Feature Friday: 11 Tire Options For The 5th Gen 4Runner in 2021

Top 11 Tire Options For The 5th Generation 4Runner in 2021

Pictured: Steve Kpa (@Anchr3d) Cooper

Feature Friday: 11 Tire Options For The 5th Generation 4Runner in 2021 – Off-Road Tire Inspiration Guide

This Weeks Topic: Tires

For this week’s Feature Friday, we’re getting you ready for the trail with some very functional tire options to help conquer any terrain with your 5th Gen 4Runner. Aside from a set of headlights, new tires are probably the first upgrade that 90% of new 4Runner owners purchase for their vehicle when starting their off-road build. The only trouble is, what tire to go with? There are many companies out there, along with multiple tread types from those companies as well. Should you go with a Mud Terrain, All Terrain, or a Hybrid Tire tread pattern? In no particular order, and with some repeat tire choices, each rig owner featured below has shared their own experiences to hopefully help you in your future tire purchase. In my honest opinion, I think tires are one of the most important upgrades you can make. Take your time and read through these unique owner experiences and hopefully, that will get you closer to making a choice on what tire is best for your 4Runner.

Enjoy and have a great weekend!

If you want to be featured on Feature Friday next week, submit your build through Trail4R.com/feature. We will be featuring Nautical Blue 5th Gen 4Runners next week. If this is you, send in your rig because we want to see it!

1. Alex Kessinger (@Themagrunner) Falken

Alex Kessinger (@Themagrunner) Falken

  • Tire: Falken Wildpeak AT3 285/70/R17
  • Weight: 59lbs
  • Load Range: E
  • Price Per Tire: $280
  • Terrain: All Terrain

We’ve been running the Falken Wildpeak AT3 tire for some time and they’ve taken everything we’ve thrown at them. While there are debates on running a load range E tire on a 4runner, we’ve enjoyed the added durability that comes with a heavier tire. When airing down offroad, the Wildpeaks offer great traction in the Colorado backcountry. We’ve used these tires on some crazy rocky trails in which the side walls took a heavy beating but kept on climbing. As the Wildpeaks are popular among the 4runner community, we’ve met owners with 30,000 miles on their Wildpeaks with lots of tread remaining. Wet handling is comparable to other all-terrain tires on the market. We’ve seen no issues in heavy rain or muddy trails. Ride comfort is related to the quietness of these tires which is due to the less aggressive tread design. Fuel efficiency will be reduced when running a load range E tire as they are 59lbs apiece. (Estimated 1-2mpg drop) We noticed a small reduction in acceleration as well. Overall the Wildpeaks are a great tire for the price.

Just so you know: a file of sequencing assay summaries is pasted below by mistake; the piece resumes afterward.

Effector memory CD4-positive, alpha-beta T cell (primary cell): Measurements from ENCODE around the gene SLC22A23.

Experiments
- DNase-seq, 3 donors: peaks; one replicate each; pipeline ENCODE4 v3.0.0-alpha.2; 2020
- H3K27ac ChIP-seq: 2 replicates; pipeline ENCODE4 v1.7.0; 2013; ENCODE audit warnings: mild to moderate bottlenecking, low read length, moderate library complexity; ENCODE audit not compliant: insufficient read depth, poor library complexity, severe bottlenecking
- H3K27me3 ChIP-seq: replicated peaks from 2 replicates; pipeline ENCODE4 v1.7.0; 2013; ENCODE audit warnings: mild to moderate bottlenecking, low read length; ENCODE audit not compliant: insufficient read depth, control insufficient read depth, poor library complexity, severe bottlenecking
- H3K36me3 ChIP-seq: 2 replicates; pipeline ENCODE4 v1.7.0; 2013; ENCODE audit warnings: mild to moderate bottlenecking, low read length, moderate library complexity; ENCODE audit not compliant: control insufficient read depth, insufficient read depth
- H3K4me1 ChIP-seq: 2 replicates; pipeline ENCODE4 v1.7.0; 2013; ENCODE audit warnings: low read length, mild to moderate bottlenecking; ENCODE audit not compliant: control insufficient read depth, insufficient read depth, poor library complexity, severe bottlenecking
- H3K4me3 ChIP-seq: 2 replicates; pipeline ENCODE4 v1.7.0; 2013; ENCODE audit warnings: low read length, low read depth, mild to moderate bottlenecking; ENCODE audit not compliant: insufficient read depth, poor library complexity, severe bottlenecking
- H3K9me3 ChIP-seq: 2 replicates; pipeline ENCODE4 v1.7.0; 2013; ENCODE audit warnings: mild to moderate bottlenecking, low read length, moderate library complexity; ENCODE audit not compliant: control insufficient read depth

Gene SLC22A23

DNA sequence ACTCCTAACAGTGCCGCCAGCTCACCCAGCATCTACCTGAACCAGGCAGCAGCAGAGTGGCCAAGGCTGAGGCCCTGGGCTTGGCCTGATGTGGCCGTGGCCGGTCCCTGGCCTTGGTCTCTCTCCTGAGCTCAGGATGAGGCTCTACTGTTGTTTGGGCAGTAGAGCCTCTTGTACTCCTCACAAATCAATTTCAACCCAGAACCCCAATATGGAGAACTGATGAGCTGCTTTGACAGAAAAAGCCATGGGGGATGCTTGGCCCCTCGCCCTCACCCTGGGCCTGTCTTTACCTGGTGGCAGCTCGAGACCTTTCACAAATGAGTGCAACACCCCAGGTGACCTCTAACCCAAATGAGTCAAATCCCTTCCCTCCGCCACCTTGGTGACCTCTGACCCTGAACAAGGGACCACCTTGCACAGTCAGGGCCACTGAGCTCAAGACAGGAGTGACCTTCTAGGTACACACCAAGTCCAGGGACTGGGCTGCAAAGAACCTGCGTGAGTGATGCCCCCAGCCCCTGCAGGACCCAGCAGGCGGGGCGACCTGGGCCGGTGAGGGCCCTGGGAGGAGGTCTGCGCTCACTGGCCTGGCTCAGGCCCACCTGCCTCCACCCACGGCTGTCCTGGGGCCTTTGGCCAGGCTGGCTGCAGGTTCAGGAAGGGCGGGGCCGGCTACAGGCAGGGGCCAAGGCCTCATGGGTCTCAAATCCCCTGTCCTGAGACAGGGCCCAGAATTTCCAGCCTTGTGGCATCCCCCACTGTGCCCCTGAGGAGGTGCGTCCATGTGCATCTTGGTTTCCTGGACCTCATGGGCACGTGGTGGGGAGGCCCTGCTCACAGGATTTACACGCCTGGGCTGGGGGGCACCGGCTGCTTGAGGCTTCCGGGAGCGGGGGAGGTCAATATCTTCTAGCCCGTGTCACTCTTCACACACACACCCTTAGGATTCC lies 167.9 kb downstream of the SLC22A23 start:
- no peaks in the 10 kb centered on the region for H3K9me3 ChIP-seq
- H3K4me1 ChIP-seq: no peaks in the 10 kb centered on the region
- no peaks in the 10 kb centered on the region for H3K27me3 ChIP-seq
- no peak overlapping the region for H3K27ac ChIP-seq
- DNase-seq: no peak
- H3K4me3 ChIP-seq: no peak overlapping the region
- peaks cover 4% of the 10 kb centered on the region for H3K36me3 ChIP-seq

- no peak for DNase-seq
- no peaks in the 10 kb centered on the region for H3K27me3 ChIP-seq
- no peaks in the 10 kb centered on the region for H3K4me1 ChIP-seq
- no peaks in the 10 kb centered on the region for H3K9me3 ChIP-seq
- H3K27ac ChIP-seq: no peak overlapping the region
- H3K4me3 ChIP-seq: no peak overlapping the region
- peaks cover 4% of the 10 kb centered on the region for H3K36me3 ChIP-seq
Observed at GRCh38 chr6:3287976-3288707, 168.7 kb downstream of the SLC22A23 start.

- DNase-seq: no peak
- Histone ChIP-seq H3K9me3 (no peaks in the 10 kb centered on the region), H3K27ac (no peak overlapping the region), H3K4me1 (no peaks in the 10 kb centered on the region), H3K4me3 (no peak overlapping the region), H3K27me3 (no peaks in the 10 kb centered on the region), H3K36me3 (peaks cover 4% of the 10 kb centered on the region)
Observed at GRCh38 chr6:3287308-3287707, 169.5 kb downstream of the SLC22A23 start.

2. Jonathan Hong (@_jonny_04) Nitto

Jonathan Hong (@_jonny_04) Nitto

  • Tire: Nitto Ridge Grapplers LT305/70/R17
  • Weight: 68.57lbs
  • Load Range: E
  • Price Per Tire: $321 (America Tire)
  • Terrain: All Terrain/ Mud Terrain Hybrid

Off-road Traction- Performance on dirt, gravel, rock, sand, and desert is very good. The tire compound is soft and not too hard, so it grips well. Performance on wet, snow, ice is good. Tire sipes are designed all the way down into the tread which is very helpful during wet terrain. Driven in a foot of fresh powdery snow, Ridge Grapplers had no problem maintaining traction and just digs along with ease, no lack in braking power or stopping distance; let’s say they’re always biting. As for wet, icy terrain be cautious. I think with any tire driven in these types of conditions; it’s best to be aware and cautious of the terrain.

Performance in dry conditions is very good. Not bouncy, balance good, and road noise is as quiet as most ATs, don’t let these large tread blocks have you thinking it will be excessively loud. At speeds of 70+ mph, it tracks very well. Depending on driving habits and with regular routine tire rotation, tread life will last and wear evenly (rotated 5k-10k). As for wet road conditions, excess speed when cornering or driving through puddles of water is something to be cautious of.

Fuel Efficiency – When I was running 285/70/17 I did not see a significant change in fuel economy and was averaging about 18-16mpg. Currently running 305/70/17 and averaging 16-13mpg (re-geared on nitro 4.88).

3. Ryan Lau (@4runnersaurus) Yokohama

Ryan Lau (@4runnersaurus) Yokohama

  • Tire: Yokohama Geolandar MT G003 285/70/R17
  • Weight: 58lbs
  • Load Range: E
  • Price Per Tire: $258
  • Terrain: Mud Terrain

Off-road traction is excellent, scenarios where I needed 4HI on the stock tires I can do with 2WD. Tread life is excellent so far, with no noticeable wear. Dry handling is great, partially attributed to the wider tire size – steering is very grippy. Wet handling is just fine at normal driving speeds, I won’t be trying anything at speed in a 4runner anyways, lol. Ride comfort is a bit stiff due to them being load E, but not a deal-breaker for me. They have performed great overall, very quiet for an MT tire (my first set). Fuel efficiency has only taken a minimal hit, I would say only 1-2 mpg overall – well worth it in my opinion!

4. Mitchell Bartz (@trdhulk) Yokohama & BF Goodrich